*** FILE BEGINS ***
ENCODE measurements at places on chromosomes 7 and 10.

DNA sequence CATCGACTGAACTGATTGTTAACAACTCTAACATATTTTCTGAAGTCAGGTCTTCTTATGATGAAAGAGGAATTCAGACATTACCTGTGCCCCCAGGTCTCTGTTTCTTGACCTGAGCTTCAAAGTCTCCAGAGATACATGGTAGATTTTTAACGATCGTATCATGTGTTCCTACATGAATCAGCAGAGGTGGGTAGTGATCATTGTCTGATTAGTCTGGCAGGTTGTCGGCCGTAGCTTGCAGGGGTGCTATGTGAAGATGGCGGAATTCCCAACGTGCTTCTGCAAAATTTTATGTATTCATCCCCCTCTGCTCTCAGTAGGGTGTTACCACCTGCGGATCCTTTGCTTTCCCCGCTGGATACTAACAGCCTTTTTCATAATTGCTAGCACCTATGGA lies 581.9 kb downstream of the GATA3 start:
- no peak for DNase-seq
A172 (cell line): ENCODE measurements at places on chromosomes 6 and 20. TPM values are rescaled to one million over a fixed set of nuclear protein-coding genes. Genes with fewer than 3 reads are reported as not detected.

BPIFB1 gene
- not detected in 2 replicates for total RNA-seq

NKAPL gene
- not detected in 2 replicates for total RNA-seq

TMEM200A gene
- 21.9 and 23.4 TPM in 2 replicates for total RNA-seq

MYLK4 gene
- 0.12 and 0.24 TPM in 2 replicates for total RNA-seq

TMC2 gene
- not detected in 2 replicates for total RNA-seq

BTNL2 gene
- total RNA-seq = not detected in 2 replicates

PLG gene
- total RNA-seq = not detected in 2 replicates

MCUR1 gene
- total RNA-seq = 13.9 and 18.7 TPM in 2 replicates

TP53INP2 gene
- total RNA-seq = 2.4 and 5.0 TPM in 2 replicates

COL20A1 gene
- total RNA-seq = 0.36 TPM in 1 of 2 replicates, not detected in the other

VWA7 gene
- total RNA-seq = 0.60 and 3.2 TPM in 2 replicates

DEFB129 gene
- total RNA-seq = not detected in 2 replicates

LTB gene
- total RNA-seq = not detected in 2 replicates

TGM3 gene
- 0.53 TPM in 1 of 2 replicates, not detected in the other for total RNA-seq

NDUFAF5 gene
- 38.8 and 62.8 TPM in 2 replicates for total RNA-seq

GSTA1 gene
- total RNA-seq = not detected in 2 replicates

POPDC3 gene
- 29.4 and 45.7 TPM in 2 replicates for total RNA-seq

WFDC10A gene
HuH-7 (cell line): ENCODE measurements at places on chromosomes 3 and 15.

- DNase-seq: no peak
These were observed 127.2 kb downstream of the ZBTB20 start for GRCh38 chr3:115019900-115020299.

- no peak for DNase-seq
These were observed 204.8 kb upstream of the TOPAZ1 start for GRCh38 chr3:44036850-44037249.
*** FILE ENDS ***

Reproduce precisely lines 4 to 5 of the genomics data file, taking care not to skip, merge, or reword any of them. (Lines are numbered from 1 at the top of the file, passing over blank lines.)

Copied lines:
A172 (cell line): ENCODE measurements at places on chromosomes 6 and 20. TPM values are rescaled to one million over a fixed set of nuclear protein-coding genes. Genes with fewer than 3 reads are reported as not detected.

BPIFB1 gene